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I am retired, and with all the recent layoffs, I’ve been asked by former colleagues if they can use me as a reference. While I was still working, we were told not to reply to any of these calls or e-mails, but to forward to human resources. Are there any guidelines that I should know before I reply?

When it comes to references, there is often a difference between what an employer says about a prior employee and what a former employee says.

In most states, employers are protected from liability for relaying true information that is without malice to a former employee’s prospective employer. If an employer makes false statements or acts with reckless disregard, the employee may have a case. Many employers have policies that they only confirm the title and dates of employment. What happens in real life is that employers give off-the-record recommendations for good employees, and for less favorable employees, they only offer the dates of service and titles. There’s a wink and a nod, and everyone understands. As a former colleague, I don’t see any risk at all in giving a reference, particularly since you are free to pick and choose who you will provide references for (presumably those about whom you have positive things to say). And if someone you aren’t comfortable vouching for asks for a reference, you can politely say that you aren’t in a position to help.

My grandson just got a new job and gave his old company two weeks’ notice. They told him to go immediately, and didn’t pay him for those two weeks. Can a company do this?

While it is good form to give your employer notice, you don’t have to, and they don’t have to accept your leaving date, unless they have a policy stating otherwise. There are only a handful of situations I can think of where a company might want someone out that day and not honor the notice, most notably if the employee is leaving to go work for a competitor. Tell your grandson to continue doing the right thing and to not let this burn a bridge with his now-former employer. You never know who you might meet or work with in the future.

Gregory Giangrande has over 25 years of experience as a chief human resources executive. E-mail your questions to Follow Greg on Twitter: @greggiangrande and at, dedicated to helping New Yorkers get back to work.

Filed under at work ,  career advice ,  go to greg ,  8/2/20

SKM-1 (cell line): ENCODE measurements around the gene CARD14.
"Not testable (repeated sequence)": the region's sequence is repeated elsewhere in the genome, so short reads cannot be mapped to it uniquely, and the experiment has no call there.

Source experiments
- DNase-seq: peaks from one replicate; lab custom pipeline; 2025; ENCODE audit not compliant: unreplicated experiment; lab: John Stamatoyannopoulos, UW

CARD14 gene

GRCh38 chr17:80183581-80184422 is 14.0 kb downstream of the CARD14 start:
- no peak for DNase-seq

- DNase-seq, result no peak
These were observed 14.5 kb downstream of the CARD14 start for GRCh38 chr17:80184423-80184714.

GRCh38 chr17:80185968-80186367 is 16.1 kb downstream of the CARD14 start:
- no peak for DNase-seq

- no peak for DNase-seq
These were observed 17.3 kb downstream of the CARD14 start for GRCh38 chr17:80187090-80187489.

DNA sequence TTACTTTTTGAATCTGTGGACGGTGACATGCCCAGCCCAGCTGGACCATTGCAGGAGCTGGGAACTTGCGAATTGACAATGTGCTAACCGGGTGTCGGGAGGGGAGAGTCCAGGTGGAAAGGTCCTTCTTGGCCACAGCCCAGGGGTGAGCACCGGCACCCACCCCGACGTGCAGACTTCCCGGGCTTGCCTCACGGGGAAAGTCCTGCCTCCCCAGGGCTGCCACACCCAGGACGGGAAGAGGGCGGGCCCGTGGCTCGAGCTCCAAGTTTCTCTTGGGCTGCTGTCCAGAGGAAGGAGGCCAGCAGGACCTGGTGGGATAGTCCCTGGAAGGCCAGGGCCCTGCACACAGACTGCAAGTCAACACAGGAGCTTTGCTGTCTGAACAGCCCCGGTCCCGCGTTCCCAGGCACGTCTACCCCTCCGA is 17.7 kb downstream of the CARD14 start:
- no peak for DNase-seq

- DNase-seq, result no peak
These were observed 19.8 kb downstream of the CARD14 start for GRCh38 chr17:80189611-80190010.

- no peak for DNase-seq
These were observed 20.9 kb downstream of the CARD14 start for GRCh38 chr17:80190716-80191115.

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FEC boss says there is a ‘substantial chance’ we WON’T know if Trump or Biden won on election night

VOTERS may have to remain in suspense for some time after election night as mail-in ballots will make it difficult to know just who wins on the day, FEC commissioner Ellen Weintraub predicts.

Weintraub backed up her call by pointing to an expected increase in mail-in voting, which will potentially delay the announcement of results until after November 3.

2 FEC commissioner Ellen Weintraub has warned that mail-in ballots could mean the results of the presidential election are delayedCredit: Getty Images - Getty

“Let me just tell everybody, we’re all going to need to take a deep breath and be patient this year,” Weintraub said on CNN’s New Day.

“There’s a substantial chance we are not going to know on election night what the results are.”

Mail-in voting is projected to be an expensive affair, with Congress already having shelled out $400 million for such voting programs, as well as voter safety initiatives. Weintraub doesn’t believe that this sum is enough to get the job done.

“They really need to allocate more money now. I’m very concerned about this, and that is the No. 1 priority right now,” she said.

“The entire operation is going to be much more expensive.”

President Trump has heavily criticized mail-in ballots, slamming them as extremely vulnerable to tampering and inaccuracy.

“There is NO WAY (ZERO!) that Mail-In Ballots will be anything less than substantially fraudulent,” he tweeted in May.

2 President Trump has heavily criticised mail-in ballots, asserting that they will allow rampant voter fraudCredit: AP:Associated Press

Weintraub dismissed these concerns, asserting that mail-in ballots are secure.

“It’s been done before. It’s safe. There is no substantial risk of fraud involved in absentee voting,” she said.

Weintraub also said that mail-in ballots are seen by experts as the same as absentee ballots, which President Trump has endorsed.

The FEC commissioner put forth the recent primary election in Kentucky as evidence of the growing relevance of mail-in ballots, as an increased part of the population voted by mail. She said that mail-in and absentee voting is the “preferred alternative” for many.

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Weintraub warned that this concern might apply to more elections than just the presidency.

“Probably for the presidency, but maybe for many other races that are important to people, and that's OK,” she said

“If it takes a little bit longer to count all the votes accurately, that's what we need to do in order to ensure that everyone's vote counts.”

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